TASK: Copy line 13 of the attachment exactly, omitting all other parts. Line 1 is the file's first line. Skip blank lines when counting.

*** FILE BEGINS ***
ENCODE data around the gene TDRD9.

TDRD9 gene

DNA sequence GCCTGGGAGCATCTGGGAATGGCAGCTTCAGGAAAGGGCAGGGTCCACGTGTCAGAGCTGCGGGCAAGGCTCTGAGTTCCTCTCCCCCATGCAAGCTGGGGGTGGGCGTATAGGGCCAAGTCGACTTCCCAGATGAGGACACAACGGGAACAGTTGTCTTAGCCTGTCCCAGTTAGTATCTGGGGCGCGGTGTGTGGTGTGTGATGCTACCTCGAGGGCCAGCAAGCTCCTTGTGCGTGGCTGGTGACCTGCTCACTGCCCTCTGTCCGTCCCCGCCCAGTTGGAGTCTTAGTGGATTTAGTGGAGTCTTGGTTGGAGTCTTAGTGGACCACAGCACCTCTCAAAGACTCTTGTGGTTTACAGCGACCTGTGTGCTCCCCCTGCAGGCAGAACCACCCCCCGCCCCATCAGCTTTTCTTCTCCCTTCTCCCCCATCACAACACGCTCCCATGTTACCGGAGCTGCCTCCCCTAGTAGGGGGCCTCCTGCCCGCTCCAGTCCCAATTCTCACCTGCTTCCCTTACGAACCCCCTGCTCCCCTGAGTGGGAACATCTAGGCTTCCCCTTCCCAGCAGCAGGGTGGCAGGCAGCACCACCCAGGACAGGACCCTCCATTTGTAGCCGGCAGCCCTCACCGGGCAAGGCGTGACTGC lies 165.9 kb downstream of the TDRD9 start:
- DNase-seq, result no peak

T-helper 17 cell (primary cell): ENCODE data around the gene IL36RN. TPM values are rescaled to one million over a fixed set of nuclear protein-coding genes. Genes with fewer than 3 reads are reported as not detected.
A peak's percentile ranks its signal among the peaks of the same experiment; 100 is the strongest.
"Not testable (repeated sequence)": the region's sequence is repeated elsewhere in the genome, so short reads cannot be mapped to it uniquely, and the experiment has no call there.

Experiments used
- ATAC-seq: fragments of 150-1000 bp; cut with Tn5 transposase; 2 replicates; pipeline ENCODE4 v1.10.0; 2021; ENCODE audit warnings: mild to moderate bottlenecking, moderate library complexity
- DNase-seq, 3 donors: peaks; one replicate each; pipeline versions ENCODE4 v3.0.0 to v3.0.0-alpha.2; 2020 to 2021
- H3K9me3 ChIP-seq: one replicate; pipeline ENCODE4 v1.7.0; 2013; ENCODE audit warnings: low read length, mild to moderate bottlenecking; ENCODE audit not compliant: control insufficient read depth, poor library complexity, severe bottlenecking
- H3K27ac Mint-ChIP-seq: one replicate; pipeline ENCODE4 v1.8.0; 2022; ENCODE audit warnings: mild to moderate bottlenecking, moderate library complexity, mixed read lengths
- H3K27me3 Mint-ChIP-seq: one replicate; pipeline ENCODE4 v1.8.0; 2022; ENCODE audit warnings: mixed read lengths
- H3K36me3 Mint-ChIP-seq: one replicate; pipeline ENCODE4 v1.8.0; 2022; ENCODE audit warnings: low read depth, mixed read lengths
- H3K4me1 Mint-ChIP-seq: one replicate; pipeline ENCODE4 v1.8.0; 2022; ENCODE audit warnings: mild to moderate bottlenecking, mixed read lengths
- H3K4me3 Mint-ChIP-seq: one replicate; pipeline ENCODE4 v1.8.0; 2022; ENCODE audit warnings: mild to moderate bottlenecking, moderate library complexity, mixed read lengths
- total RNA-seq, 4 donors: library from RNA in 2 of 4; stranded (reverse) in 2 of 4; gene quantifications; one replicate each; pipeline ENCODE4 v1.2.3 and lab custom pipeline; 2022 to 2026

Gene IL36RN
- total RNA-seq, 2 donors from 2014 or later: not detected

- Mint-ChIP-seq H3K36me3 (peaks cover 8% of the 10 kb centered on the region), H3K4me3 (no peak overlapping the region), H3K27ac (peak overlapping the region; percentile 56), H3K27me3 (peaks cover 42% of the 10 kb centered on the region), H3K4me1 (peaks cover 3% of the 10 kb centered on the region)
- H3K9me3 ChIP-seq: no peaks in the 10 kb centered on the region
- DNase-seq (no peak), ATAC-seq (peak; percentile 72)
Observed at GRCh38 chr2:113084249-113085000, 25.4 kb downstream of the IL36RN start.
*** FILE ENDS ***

- H3K27me3 Mint-ChIP-seq: one replicate; pipeline ENCODE4 v1.8.0; 2022; ENCODE audit warnings: mixed read lengths